Later in the week was the launch of a new NGO, Fair Trade Organization of Kenya (FTOK). Forty farmers representing ten thousand farm families came together for the celebration and a full-day workshop on fair trade and organics, presented by John and I, along with FTOK founder Sophie Mukua and President, Samwel Okwenda. There were also representatives of Thika Mills (mills are traditionally the last bad guy in the farmer rip-off equation), which is now certified to process fair trade coffees (hmm, we’ll see), and Robert Thuo of the African Wildlife Foundation, which is saving elephants and helping farmers with a grant from USAID and Starbucks (it is great work, but I had to ask, wouldn’t it be betmter if Starbucks simply paid the farmers more for their coffee? Then they could put up their own fences and feed their families directly-what a concept!).
The farmer coops in attendance introduced themselves, and talked about the low price of coffee they receive and the terrible effects of the drought. They talked about how difficult it was to find direct buyers; even though they were allowed to do so by law, they didn’t know how. John gave a wonderfully detailed description of the organic farming system. Most of these farmers were raised on government information that was hopelessly out of date and more appropriate for large plantations, not small holdings of two acres or so. We talked about interplanting and what crops farmers used in different countries to fix nitrogen into the soil, create soil stability and have more food for their families and the local markets. We described natural pesticides and took a break for me to plant a muthega tree at the coop of Nobel Peace Prize winner Wangari Matthai. The tree is used as a natural pesticide and it made a big impression on the farmers. I spent about two hours describing why they don’t get decent money for their crop, how prices are determined in New York, not in the field, and how to protect themselves from thieves coming into the “second window”. We had to change shillings into dollars, pounds into kilograms, and coffee cherries into green beans (about seven to one in Kenya), which made for a head pounding, exciting translation of information for farmers who had never had access to this before. After several intense hours of questioning, we called it quits, applauding each other heartily. Elias Matenge, head of the Thiriku Cooperative came up to me and patted my shoulder forcefully. “This has been revolutionary!” he beamed. “This was the best workshop I have ever attended!” shouted Nelson Mwaniki from Rianjagi. We all walked outside the meeting hall in a good mood. Then the most unbelievable thing happened.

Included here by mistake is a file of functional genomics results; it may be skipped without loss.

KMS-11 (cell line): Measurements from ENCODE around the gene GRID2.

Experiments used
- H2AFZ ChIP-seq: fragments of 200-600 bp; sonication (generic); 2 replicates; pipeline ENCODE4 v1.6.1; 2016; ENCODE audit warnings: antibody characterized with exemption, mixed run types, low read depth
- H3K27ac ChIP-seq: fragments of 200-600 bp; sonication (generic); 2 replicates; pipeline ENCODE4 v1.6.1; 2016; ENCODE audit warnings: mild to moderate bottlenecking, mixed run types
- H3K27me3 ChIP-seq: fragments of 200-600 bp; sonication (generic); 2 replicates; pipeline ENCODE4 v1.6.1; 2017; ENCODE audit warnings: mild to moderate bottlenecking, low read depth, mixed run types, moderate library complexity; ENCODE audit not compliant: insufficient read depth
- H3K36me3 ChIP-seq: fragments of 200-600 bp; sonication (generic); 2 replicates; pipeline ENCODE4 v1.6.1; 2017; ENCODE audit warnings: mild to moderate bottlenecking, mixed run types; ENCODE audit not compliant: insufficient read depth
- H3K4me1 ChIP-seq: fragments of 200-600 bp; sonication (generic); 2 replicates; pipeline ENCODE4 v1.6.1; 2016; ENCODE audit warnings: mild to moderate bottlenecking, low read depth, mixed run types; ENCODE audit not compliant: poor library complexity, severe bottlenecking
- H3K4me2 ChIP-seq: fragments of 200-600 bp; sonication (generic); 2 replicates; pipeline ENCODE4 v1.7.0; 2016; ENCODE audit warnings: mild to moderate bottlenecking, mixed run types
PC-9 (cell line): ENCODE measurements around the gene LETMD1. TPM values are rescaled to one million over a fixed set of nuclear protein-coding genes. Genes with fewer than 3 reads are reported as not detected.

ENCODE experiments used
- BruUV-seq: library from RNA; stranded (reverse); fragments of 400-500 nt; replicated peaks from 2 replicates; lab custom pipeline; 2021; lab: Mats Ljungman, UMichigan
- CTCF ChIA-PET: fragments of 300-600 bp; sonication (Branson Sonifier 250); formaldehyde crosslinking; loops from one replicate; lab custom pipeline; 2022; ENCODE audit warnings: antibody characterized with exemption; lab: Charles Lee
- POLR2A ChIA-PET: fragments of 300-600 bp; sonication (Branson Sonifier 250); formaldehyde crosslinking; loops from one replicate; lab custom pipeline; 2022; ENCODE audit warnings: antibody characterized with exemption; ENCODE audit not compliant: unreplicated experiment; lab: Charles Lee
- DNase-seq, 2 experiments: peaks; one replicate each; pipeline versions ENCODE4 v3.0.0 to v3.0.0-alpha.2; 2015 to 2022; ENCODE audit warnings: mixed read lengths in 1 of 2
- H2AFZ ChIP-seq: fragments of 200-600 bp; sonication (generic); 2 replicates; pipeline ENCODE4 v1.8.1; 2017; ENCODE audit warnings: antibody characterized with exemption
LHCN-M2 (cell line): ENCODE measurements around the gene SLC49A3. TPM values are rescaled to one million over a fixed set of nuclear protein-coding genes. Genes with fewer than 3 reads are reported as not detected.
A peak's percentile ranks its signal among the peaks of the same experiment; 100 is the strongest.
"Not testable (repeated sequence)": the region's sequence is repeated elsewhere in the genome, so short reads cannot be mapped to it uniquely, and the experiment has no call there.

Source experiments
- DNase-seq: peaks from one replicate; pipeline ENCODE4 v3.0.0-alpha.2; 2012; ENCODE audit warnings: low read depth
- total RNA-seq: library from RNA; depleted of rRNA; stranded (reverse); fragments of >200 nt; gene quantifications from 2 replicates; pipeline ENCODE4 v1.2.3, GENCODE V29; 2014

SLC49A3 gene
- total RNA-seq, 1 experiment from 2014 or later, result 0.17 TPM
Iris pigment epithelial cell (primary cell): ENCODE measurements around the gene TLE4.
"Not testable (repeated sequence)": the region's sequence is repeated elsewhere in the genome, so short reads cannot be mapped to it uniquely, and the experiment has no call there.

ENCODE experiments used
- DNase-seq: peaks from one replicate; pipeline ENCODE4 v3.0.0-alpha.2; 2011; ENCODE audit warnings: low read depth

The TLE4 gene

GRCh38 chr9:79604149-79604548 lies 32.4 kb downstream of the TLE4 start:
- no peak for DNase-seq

It started to rain.